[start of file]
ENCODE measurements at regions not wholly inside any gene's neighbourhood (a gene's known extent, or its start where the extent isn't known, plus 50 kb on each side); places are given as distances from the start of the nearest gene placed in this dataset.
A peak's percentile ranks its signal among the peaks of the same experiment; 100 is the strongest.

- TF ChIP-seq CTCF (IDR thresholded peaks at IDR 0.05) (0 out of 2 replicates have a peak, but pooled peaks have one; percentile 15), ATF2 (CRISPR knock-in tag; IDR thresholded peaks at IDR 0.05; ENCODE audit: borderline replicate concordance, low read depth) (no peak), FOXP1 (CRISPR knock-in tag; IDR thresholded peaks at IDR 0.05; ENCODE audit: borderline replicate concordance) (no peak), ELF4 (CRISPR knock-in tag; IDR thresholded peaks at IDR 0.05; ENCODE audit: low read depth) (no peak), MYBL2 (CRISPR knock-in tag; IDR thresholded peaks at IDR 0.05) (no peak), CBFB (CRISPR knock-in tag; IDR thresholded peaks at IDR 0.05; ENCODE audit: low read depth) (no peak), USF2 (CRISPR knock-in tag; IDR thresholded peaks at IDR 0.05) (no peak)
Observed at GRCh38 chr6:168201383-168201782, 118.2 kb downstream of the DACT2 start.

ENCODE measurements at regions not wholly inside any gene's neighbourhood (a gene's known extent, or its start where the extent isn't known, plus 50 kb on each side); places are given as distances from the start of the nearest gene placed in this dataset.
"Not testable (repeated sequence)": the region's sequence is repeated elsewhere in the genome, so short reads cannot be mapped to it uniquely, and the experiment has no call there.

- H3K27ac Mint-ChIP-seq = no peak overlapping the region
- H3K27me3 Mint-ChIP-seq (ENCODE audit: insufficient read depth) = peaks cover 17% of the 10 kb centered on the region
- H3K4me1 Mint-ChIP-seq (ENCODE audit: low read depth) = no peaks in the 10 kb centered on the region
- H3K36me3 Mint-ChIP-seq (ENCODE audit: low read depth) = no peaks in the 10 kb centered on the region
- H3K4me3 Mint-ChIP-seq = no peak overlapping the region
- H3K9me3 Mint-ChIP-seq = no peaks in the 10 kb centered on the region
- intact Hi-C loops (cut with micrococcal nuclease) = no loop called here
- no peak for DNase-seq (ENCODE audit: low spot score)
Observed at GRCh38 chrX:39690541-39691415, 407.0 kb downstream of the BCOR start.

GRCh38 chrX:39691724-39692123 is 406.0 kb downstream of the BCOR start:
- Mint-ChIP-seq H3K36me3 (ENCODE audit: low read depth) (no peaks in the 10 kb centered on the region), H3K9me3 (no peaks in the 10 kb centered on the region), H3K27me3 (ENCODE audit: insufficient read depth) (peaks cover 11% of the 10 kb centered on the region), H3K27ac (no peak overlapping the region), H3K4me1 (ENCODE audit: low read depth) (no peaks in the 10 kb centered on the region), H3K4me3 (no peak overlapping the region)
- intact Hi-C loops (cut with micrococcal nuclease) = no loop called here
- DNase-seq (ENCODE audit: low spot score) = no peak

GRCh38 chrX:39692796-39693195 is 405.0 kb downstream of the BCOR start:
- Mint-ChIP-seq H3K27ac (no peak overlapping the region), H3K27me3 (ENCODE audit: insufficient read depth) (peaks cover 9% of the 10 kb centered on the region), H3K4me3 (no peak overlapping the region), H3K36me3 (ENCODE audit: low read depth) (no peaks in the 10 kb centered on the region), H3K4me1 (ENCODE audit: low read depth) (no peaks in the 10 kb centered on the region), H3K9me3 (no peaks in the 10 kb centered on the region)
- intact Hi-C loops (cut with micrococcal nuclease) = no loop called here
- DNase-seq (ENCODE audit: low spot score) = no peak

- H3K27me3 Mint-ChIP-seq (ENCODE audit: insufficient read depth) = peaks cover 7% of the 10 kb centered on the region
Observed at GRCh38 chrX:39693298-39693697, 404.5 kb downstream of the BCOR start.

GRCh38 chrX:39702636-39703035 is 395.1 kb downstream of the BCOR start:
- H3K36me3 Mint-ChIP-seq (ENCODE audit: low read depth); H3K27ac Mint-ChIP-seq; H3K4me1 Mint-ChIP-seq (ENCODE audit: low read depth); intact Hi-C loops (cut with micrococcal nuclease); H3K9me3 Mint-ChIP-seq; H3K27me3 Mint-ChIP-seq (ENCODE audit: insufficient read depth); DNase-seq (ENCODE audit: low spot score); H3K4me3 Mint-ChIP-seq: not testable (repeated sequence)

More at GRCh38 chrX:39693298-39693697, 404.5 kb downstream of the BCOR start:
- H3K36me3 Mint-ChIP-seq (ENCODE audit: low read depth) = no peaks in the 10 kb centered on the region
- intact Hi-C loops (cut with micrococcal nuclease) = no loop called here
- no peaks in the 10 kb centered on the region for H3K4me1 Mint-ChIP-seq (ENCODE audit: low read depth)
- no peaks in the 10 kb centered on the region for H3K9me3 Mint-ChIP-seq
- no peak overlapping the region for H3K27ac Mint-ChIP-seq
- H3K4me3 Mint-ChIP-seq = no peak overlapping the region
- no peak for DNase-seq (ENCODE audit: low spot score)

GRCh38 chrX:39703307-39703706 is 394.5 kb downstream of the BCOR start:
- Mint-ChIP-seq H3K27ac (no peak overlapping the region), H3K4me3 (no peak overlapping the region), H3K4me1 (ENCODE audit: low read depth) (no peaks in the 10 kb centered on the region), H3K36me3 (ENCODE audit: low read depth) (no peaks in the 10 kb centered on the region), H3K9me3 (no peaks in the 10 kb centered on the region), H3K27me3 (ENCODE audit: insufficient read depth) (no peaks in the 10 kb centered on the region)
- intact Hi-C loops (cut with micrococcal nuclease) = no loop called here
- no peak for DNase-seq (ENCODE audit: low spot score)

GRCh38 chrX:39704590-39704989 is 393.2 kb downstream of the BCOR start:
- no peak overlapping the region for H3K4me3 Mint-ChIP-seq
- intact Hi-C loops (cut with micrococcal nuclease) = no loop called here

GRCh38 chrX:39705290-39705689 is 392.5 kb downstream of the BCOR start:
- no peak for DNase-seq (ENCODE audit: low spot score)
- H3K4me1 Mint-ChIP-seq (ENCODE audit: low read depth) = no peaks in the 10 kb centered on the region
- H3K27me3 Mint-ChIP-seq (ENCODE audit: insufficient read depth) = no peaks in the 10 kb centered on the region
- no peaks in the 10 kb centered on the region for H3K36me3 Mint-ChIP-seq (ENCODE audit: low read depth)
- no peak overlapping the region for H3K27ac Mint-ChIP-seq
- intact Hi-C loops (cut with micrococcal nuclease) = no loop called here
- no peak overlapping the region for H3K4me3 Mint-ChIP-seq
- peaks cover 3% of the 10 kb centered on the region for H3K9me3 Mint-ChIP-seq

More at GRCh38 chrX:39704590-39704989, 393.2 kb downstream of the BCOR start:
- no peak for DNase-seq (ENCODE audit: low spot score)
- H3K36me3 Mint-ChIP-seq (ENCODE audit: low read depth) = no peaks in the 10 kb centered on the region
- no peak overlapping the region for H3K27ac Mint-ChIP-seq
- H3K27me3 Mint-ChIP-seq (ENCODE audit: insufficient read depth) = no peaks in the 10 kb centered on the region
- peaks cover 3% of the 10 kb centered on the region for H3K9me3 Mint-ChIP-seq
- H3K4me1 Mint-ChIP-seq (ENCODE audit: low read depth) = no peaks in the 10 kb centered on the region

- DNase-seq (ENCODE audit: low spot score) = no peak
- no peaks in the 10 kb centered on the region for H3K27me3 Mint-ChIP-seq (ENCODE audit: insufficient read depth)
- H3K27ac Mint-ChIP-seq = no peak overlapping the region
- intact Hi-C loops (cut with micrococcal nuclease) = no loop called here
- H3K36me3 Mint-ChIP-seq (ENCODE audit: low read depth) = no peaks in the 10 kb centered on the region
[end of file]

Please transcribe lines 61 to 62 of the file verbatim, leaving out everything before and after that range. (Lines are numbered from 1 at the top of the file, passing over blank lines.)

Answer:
- H3K27ac Mint-ChIP-seq = no peak overlapping the region
- intact Hi-C loops (cut with micrococcal nuclease) = no loop called here